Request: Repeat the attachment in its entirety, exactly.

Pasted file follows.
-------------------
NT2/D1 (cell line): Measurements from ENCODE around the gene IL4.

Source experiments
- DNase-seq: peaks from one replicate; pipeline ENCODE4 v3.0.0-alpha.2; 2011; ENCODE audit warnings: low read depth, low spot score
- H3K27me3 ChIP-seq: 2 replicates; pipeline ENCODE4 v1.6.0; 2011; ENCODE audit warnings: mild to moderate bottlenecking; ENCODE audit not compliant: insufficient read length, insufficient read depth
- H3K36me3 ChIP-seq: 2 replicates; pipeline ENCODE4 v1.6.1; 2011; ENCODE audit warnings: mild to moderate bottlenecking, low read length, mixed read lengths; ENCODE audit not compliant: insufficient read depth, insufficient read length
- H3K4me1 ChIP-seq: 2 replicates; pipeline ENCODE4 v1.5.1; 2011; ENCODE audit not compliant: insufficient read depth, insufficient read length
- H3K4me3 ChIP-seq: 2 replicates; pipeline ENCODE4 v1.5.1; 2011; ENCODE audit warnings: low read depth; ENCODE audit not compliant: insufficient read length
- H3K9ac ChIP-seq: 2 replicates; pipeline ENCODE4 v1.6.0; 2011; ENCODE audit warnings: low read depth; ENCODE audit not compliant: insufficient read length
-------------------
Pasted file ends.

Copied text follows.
NT2/D1 (cell line): Measurements from ENCODE around the gene IL4.

Source experiments
- DNase-seq: peaks from one replicate; pipeline ENCODE4 v3.0.0-alpha.2; 2011; ENCODE audit warnings: low read depth, low spot score
- H3K27me3 ChIP-seq: 2 replicates; pipeline ENCODE4 v1.6.0; 2011; ENCODE audit warnings: mild to moderate bottlenecking; ENCODE audit not compliant: insufficient read length, insufficient read depth
- H3K36me3 ChIP-seq: 2 replicates; pipeline ENCODE4 v1.6.1; 2011; ENCODE audit warnings: mild to moderate bottlenecking, low read length, mixed read lengths; ENCODE audit not compliant: insufficient read depth, insufficient read length
- H3K4me1 ChIP-seq: 2 replicates; pipeline ENCODE4 v1.5.1; 2011; ENCODE audit not compliant: insufficient read depth, insufficient read length
- H3K4me3 ChIP-seq: 2 replicates; pipeline ENCODE4 v1.5.1; 2011; ENCODE audit warnings: low read depth; ENCODE audit not compliant: insufficient read length
- H3K9ac ChIP-seq: 2 replicates; pipeline ENCODE4 v1.6.0; 2011; ENCODE audit warnings: low read depth; ENCODE audit not compliant: insufficient read length